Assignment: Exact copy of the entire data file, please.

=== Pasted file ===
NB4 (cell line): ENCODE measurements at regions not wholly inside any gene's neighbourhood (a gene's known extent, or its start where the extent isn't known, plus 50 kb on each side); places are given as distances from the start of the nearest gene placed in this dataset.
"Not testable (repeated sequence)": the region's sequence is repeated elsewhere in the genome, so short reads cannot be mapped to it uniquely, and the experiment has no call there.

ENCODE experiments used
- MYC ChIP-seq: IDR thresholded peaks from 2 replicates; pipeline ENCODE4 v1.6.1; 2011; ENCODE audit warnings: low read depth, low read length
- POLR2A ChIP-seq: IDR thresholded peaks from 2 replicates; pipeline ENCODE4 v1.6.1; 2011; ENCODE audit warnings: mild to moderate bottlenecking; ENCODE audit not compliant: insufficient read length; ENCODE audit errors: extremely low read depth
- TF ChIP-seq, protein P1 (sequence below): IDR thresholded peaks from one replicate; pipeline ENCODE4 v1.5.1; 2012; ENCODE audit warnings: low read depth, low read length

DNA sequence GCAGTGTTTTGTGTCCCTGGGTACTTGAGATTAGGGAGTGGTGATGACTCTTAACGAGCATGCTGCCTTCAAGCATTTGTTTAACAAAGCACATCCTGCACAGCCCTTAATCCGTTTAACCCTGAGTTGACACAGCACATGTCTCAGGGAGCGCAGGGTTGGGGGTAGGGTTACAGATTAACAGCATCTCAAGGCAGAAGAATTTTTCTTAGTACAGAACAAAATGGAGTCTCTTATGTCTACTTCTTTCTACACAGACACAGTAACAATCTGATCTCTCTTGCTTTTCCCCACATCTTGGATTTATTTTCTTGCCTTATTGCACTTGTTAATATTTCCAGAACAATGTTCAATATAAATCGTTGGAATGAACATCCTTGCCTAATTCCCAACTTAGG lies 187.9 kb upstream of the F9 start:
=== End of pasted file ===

NB4 (cell line): ENCODE measurements at regions not wholly inside any gene's neighbourhood (a gene's known extent, or its start where the extent isn't known, plus 50 kb on each side); places are given as distances from the start of the nearest gene placed in this dataset.
"Not testable (repeated sequence)": the region's sequence is repeated elsewhere in the genome, so short reads cannot be mapped to it uniquely, and the experiment has no call there.

ENCODE experiments used
- MYC ChIP-seq: IDR thresholded peaks from 2 replicates; pipeline ENCODE4 v1.6.1; 2011; ENCODE audit warnings: low read depth, low read length
- POLR2A ChIP-seq: IDR thresholded peaks from 2 replicates; pipeline ENCODE4 v1.6.1; 2011; ENCODE audit warnings: mild to moderate bottlenecking; ENCODE audit not compliant: insufficient read length; ENCODE audit errors: extremely low read depth
- TF ChIP-seq, protein P1 (sequence below): IDR thresholded peaks from one replicate; pipeline ENCODE4 v1.5.1; 2012; ENCODE audit warnings: low read depth, low read length

DNA sequence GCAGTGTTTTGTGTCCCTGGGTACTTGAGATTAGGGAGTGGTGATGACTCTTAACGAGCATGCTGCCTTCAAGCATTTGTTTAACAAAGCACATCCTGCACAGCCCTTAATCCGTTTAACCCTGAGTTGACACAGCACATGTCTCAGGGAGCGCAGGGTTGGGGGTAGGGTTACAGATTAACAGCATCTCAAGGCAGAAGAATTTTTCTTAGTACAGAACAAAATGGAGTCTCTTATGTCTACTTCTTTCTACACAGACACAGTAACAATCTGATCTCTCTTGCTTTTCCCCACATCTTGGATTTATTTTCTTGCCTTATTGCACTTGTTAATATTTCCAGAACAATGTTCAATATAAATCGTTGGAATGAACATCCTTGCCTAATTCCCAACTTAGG lies 187.9 kb upstream of the F9 start: